If updating your drivers didn’t fix the issue, you can also change your adapter settings. Note that you need to restart your PC after making changes to your settings to make sure that the issue has been resolved.
- Open the Control Panel.
- Click on “View network status and tasks” under the Network and Internet section.
- Click Change adapter settings.
- Right-click the network you’re currently using and select Properties.
- Find and select Internet Protocol Version 4 (TCP/IPV4) and click Properties once again.
- Make sure that “Obtain an IP address automatically” and “Obtain DNS server address automatically” are both selected.
- Click OK to save changes.
- Restart your computer.
Clear your DNS cache
If updating your adapter settings didn’t work, try clearing your DNS cache. Your system’s DNS cache refers to copies of DNS lookups on your computer’s browser. Simply put, it temporarily stores the IP addresses of the websites you have visited during a certain period of time. By clearing your DNS cache, you are effectively securing your system against bad actors as well as solving technical problems such as the “Windows can’t communicate with the device or resource (primary DNS Server)” error. Flushing your DNS cache enables your computer to request new DNS information after removing all previously stored data in the cache. To flush your DNS cache, follow these steps:
- To start, Press the Windows + R keys.
- Once the Run window opens, type “cmd” to open Command Prompt. (Make sure you are running command prompt as an administrator.)
- Type “ipconfig /flushdns” and press Enter. (Do not forget to put a space before the forward slash)
- Once the process has been completed, you will receive a message saying “Successfully flushed the DNS Resolver Cache.”
TCP/IP, or Transmission Control Protocol/Internet Protocol, is a communications protocol that enables various devices to interact and communicate over long distances. Two other reasons why you might be experiencing the “Windows Can’t Communicate With the Device or Resource” error are incorrect TCP/IP settings or a corrupted TCP/IP stack. To address this, knowing how to reset TCP/IP settings can be a helpful way to fix your connectivity issues.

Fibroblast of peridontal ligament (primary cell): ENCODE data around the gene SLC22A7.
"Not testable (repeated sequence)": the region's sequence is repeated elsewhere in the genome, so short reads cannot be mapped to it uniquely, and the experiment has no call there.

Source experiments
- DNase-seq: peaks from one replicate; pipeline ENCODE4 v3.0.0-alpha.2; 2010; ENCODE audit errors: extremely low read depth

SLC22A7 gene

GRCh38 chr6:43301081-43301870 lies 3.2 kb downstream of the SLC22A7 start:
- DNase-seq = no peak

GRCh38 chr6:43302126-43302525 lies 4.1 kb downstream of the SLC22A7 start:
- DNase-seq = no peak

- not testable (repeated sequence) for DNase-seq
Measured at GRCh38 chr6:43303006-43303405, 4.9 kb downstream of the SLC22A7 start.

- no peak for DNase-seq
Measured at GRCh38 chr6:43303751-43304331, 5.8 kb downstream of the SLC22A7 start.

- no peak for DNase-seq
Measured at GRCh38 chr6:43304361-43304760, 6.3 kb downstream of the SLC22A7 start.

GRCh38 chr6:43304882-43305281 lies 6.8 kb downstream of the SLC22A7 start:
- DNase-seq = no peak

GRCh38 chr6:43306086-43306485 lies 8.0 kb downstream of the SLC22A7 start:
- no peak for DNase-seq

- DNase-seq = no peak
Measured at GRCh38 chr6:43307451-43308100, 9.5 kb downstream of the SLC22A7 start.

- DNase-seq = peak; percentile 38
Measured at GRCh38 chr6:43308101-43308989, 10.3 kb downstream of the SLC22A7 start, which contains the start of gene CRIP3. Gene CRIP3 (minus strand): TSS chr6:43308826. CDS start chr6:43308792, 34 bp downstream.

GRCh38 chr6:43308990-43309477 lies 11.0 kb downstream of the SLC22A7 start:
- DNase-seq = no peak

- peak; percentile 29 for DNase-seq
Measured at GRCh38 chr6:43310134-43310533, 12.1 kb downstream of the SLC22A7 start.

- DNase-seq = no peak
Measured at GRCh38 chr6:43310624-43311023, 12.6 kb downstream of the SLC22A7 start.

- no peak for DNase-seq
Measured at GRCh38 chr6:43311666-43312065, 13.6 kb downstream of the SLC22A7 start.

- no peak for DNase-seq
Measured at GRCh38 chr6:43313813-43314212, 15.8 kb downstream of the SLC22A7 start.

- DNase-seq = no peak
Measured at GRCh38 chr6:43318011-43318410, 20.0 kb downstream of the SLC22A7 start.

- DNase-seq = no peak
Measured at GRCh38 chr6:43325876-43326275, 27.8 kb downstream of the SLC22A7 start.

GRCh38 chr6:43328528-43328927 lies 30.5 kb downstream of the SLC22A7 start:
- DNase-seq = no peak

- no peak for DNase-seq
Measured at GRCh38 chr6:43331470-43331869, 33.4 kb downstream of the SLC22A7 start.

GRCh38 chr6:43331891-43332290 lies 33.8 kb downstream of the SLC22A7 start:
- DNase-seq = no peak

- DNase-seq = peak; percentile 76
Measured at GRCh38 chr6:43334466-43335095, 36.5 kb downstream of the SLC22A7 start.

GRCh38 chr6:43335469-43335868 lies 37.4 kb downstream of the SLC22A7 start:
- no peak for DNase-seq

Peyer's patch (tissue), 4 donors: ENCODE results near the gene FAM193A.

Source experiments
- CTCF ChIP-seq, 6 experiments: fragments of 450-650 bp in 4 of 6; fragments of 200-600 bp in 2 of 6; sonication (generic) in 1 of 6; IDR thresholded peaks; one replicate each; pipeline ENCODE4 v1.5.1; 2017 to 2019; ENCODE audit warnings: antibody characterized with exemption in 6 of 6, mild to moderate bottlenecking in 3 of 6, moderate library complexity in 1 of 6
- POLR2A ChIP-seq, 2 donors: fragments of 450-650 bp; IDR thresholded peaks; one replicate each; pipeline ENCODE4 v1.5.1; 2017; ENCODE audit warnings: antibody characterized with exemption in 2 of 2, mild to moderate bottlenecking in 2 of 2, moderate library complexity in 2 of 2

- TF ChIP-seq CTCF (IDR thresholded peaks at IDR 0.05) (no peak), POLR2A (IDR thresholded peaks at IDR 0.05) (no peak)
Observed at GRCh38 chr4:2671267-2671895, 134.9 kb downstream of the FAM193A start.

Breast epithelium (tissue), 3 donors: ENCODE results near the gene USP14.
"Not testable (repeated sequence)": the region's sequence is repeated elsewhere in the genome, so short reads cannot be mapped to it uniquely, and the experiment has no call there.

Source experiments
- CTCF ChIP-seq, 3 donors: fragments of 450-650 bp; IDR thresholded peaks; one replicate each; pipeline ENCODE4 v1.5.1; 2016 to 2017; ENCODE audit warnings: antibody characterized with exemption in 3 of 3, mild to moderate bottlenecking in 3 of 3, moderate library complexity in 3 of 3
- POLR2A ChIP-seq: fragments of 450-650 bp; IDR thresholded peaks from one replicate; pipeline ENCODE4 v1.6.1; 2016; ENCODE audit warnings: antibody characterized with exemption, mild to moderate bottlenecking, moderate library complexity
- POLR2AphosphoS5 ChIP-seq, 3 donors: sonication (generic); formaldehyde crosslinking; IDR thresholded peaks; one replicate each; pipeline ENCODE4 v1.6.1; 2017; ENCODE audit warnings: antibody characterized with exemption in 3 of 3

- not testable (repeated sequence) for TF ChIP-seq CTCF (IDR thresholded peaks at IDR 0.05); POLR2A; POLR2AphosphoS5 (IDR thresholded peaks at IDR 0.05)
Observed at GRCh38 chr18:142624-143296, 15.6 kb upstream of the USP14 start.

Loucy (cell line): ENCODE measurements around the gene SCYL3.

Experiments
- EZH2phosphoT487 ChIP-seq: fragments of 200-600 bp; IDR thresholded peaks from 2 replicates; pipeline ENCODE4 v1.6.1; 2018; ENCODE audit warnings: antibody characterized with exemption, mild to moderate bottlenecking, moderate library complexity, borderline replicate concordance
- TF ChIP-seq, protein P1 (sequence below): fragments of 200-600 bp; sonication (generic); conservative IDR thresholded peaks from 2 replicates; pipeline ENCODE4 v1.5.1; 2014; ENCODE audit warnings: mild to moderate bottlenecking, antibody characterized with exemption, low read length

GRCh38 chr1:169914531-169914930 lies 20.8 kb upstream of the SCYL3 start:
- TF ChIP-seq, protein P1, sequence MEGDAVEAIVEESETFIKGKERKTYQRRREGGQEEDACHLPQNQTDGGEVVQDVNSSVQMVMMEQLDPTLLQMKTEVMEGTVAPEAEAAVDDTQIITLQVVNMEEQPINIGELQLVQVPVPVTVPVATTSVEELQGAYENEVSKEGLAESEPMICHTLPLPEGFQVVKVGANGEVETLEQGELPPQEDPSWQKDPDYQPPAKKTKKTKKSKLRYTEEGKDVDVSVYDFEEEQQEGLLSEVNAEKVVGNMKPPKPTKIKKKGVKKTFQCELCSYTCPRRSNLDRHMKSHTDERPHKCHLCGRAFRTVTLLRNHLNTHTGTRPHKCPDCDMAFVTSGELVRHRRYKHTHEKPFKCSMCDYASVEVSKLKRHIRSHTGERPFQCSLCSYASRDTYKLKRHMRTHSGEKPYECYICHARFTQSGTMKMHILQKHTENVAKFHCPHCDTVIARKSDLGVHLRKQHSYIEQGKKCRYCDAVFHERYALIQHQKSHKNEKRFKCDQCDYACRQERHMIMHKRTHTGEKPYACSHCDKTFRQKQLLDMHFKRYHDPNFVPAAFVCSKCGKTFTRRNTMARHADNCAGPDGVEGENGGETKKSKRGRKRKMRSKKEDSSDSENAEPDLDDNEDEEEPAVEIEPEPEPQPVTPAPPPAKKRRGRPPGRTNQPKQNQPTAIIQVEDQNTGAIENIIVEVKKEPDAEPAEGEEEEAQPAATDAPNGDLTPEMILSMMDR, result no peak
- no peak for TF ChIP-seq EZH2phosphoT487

- Start by pressing the Windows + R keys at the same time.
- Once the Run window opens, type “cmd” to open Command Prompt. (Again, make sure you are running command prompt as an administrator.)
- Type “netsh int ip reset” and press Enter.
- After the process has been completed, you will be required to restart your computer.
Use Google DNS
Another way to get around the “Windows can’t communicate with the device or resource (primary DNS server)” error is to connect to a different DNS. In this section, we’ll walk you through manually switching to a public DNS such as Google DNS.
- Open Control Panel and click Network and Internet.
- Click Network and Sharing Center.
- Click Change adapter settings.
- Right-click your active network connection and click Properties.
- On the Networking tab, highlight Internet Protocol Version 4 (TCP/IPv4) and click Properties.
- On the General tab, select “Use the following DNS server addresses:” and type in the following:
- Preferred DNS server: 220.127.116.11
- Alternate DNS server: 18.104.22.168
- Click OK to save changes and exit.
- Remember to restart your computer to see if this solution solved your problem.
Restart your modem and router
Simple fixes can sometimes solve even the most complicated problems. If you haven’t tried it yet, restarting your modem and router may help.
- Check the back of your router.
- Search for the button named Reset.
- Find a pen or a pin that would allow you to press the Reset button. Hold it down for 5-10 seconds.
- After you release it, your router will begin to reboot.